These bone modifications indicate that the human individuals were defleshed and disarticulated. After this, the marrow cavity was exposed by a hammer-on-anvil technique. Refitting of femoral pieces shows that the medial distal femoral shaft surface was struck with a percussor and fractured while supported on an anvil [conjoining set 2 (CS-2): three fragments of a very large adult's femur]. Cut marks, percussion pitting, inner conchoidal scars, and anvil striations on the contra-coup surface of this refitted specimen are evidence of marrow processing (Fig. 2). Discarded conjoint shaft fragments were found, separated by 3 m (Fig. 1).

The cervid and hominid remains at Moula-Guercy show parallel spatial distribution (discard history), element representation, and bone modifications. We interpret these data to indicate that the hominid and deer carcasses were butchered in a similar way, with the objective being the removal of soft tissues and marrow. An inference of cannibalism is therefore warranted for Moula-Guercy level XV. We find no evidence that modifications to the hominid or deer bones from Moula-Guercy represent any form of mortuary ritual for either species. Whether the cannibalism was motivated by resource stress or other social factors will require further investigation here and at other sites.

Cannibalism has been attributed to Neanderthals for nearly a century (6) and is a recurrent theme in considerations of their mortuary practices. Perimortem modifications are known from other Pleistocene localities, such as Krapina, Vindija (7), Marillac (8), Combe Grenal (9), Macassargues (10), Zafarraya (11), and even Europe's earliest occupation site, the Lower Pleistocene TD6 occurrence at Atapuerca's Dolina (12). Inferences of paleolithic cannibalism have been questioned on the basis of insecure spatial and stratigraphic data, as well as insecure identification of bone modifications. The largest skeletal series interpreted as evidence of cannibalism among Neanderthals is the Krapina assemblage from Croatia (13). The cannibalism interpretation was questioned by Trinkaus (14), who attributed the assemblage to other taphonomic factors. A subsequent analysis of perimortem cut marks on the Krapina Neanderthal bones by Russell (15) led her to conclude that there was: “postmortem processing of corpses with stone tools, probably in preparation for burial of cleaned bones” (p. 381). Both investigators deny any evidence of marrow processing of the Krapina Neanderthal limb bones (14, 16).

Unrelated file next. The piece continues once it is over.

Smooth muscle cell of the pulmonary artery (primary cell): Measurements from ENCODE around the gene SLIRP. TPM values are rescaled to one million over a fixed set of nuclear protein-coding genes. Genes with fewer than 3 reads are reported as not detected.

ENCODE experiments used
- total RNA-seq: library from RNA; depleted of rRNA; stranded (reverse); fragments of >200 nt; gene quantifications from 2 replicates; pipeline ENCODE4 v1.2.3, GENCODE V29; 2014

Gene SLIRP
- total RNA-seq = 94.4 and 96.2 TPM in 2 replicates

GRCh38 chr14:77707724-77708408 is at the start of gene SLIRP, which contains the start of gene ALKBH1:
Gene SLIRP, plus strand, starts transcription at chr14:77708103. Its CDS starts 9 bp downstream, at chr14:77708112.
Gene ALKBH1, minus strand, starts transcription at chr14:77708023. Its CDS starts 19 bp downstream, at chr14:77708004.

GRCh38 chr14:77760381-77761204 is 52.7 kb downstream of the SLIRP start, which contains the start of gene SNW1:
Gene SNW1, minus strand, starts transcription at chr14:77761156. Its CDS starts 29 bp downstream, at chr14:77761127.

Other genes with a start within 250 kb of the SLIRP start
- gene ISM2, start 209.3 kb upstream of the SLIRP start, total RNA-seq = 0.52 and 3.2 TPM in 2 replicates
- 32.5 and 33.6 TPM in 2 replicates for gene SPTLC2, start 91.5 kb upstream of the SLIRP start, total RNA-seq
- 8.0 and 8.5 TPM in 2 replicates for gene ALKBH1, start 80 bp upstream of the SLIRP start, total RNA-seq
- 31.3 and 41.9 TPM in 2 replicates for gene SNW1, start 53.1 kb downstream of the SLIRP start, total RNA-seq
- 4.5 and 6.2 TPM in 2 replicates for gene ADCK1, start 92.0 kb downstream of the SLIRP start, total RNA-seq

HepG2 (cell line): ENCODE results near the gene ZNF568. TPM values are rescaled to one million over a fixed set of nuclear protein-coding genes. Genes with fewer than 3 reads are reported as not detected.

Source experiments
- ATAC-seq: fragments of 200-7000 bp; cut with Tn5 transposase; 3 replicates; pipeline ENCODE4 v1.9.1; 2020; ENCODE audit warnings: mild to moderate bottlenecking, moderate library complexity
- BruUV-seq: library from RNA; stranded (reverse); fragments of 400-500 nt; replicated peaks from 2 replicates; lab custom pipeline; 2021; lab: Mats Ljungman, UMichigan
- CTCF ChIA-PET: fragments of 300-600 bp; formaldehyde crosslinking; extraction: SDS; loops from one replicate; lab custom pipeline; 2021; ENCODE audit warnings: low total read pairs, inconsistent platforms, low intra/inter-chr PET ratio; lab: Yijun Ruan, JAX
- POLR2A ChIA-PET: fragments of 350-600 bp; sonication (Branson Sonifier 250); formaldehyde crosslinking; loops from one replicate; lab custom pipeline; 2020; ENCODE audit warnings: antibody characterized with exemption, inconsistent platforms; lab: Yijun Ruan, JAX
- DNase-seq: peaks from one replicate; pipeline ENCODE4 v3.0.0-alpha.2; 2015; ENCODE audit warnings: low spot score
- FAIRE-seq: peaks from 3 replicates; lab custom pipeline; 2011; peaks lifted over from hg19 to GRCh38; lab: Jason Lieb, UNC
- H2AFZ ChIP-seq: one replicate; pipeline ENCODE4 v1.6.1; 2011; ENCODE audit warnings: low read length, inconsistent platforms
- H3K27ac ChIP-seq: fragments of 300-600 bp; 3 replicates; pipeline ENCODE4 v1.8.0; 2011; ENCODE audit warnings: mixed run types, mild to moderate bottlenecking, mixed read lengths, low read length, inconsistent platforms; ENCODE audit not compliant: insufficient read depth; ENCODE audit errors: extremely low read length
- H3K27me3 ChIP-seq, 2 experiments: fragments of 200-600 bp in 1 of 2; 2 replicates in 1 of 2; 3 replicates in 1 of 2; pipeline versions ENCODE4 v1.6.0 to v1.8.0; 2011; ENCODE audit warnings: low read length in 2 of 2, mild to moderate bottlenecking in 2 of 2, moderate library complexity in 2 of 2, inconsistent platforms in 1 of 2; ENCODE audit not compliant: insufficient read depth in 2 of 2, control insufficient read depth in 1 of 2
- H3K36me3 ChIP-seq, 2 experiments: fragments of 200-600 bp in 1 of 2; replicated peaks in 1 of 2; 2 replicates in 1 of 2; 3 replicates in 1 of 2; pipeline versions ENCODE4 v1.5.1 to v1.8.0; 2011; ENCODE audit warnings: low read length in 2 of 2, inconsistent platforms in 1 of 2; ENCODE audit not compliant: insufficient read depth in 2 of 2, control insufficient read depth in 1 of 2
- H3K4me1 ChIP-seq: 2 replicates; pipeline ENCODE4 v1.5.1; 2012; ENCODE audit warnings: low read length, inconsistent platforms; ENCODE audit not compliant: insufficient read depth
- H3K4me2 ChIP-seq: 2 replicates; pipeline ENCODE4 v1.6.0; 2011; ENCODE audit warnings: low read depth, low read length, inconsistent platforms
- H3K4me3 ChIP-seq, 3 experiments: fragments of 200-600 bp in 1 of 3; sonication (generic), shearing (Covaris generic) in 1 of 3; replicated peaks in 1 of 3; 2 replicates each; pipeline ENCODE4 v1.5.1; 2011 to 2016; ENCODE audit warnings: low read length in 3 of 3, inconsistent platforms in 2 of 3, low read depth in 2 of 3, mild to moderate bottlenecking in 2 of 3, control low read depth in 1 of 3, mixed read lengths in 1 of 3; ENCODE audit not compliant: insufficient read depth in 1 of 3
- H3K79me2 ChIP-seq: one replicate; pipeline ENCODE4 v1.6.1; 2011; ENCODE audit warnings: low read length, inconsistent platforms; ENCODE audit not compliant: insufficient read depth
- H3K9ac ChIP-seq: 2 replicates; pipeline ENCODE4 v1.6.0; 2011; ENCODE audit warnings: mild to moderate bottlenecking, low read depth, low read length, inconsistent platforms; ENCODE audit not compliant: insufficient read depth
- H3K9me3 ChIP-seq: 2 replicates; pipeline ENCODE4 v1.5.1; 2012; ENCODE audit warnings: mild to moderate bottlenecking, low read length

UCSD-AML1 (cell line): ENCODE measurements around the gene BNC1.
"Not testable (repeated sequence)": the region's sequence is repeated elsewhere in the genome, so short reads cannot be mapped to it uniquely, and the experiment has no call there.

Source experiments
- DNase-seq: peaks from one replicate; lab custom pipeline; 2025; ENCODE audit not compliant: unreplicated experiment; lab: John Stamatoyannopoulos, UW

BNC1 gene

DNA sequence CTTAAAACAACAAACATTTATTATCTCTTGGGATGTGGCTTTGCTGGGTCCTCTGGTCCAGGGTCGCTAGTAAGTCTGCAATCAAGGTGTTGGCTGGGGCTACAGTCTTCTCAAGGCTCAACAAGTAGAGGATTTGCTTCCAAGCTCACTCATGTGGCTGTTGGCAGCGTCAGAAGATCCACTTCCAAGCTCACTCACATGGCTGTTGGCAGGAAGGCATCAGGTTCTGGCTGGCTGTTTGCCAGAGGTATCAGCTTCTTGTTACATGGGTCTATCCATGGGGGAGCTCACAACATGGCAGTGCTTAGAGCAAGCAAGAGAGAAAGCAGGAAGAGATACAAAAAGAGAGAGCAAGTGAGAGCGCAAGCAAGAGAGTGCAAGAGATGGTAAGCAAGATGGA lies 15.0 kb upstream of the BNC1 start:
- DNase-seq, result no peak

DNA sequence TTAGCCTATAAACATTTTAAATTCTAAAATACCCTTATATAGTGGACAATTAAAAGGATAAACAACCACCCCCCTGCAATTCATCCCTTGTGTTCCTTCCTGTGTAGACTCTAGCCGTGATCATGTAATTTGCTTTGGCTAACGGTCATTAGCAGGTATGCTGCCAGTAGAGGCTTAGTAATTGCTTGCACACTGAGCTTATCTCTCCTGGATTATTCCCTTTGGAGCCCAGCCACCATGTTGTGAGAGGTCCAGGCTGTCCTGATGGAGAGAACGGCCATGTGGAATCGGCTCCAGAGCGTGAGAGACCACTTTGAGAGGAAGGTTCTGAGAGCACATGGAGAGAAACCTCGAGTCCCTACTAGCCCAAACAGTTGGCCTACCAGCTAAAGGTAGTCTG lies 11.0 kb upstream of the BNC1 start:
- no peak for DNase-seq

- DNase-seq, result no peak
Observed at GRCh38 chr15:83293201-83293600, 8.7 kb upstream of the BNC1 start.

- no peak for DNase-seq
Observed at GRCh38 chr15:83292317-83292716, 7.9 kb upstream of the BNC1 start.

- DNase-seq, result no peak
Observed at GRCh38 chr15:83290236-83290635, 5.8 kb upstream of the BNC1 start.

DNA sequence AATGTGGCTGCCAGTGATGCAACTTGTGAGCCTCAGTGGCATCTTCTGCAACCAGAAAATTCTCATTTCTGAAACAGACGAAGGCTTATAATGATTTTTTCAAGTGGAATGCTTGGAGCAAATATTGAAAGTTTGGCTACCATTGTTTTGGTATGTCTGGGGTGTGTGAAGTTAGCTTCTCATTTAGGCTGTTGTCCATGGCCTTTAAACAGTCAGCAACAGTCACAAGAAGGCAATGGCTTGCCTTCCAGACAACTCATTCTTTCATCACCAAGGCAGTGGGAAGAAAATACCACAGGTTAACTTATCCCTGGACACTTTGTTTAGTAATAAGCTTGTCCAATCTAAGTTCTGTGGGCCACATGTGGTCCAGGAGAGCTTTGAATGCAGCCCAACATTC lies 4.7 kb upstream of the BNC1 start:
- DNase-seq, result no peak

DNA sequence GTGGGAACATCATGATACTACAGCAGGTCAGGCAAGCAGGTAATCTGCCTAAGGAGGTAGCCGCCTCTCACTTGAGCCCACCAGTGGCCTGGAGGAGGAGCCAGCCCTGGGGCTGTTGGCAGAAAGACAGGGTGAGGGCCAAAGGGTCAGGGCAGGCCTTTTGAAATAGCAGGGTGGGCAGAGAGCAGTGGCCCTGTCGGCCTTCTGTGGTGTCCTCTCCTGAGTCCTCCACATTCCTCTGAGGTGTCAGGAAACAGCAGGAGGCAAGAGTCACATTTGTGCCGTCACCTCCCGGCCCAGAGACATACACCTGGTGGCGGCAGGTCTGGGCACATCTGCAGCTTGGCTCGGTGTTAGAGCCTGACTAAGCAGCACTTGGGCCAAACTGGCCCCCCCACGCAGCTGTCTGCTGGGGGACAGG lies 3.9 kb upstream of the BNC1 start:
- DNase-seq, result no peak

Moula-Guercy is a key site for understanding Mousterian occupation in Europe at the beginning of the Upper Pleistocene. It has now yielded spatial and associational data critical to the accurate assessment of prehistoric behavior. As a result, the Moula-Guercy fossils and their context are now the best evidence that some Neanderthals practiced cannibalism.

  • * To whom correspondence should be addressed. E-mail: defleur{at}


View Abstract

Stay Connected to Science

Navigate This Article